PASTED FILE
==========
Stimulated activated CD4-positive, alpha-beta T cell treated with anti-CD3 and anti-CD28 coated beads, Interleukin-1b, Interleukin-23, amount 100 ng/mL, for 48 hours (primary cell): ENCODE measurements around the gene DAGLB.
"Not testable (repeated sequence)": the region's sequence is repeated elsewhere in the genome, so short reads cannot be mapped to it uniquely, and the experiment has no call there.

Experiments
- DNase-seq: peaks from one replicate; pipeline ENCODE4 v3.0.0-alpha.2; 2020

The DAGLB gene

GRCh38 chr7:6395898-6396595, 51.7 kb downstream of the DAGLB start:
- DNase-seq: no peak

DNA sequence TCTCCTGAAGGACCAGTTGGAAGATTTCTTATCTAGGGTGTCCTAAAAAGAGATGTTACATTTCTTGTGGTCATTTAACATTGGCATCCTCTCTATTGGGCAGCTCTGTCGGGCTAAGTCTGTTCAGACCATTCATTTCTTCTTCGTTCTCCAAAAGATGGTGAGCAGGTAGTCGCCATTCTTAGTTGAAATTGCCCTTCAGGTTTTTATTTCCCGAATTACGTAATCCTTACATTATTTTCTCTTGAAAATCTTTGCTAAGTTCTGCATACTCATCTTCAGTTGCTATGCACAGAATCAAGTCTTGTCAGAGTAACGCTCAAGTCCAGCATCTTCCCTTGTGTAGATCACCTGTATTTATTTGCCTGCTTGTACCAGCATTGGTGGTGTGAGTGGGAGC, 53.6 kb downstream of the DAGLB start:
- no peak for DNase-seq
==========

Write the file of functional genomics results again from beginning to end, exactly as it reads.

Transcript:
Stimulated activated CD4-positive, alpha-beta T cell treated with anti-CD3 and anti-CD28 coated beads, Interleukin-1b, Interleukin-23, amount 100 ng/mL, for 48 hours (primary cell): ENCODE measurements around the gene DAGLB.
"Not testable (repeated sequence)": the region's sequence is repeated elsewhere in the genome, so short reads cannot be mapped to it uniquely, and the experiment has no call there.

Experiments
- DNase-seq: peaks from one replicate; pipeline ENCODE4 v3.0.0-alpha.2; 2020

The DAGLB gene

GRCh38 chr7:6395898-6396595, 51.7 kb downstream of the DAGLB start:
- DNase-seq: no peak

DNA sequence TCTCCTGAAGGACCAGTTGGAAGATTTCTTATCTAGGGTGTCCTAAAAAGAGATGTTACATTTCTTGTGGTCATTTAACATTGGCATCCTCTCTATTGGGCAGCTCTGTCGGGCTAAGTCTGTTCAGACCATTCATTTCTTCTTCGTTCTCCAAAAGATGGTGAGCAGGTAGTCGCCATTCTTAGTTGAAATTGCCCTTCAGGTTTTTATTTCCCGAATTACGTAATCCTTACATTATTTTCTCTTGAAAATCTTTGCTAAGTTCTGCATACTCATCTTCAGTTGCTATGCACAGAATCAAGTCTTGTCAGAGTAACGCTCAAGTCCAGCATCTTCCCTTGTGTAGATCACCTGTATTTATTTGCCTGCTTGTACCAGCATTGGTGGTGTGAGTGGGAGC, 53.6 kb downstream of the DAGLB start:
- no peak for DNase-seq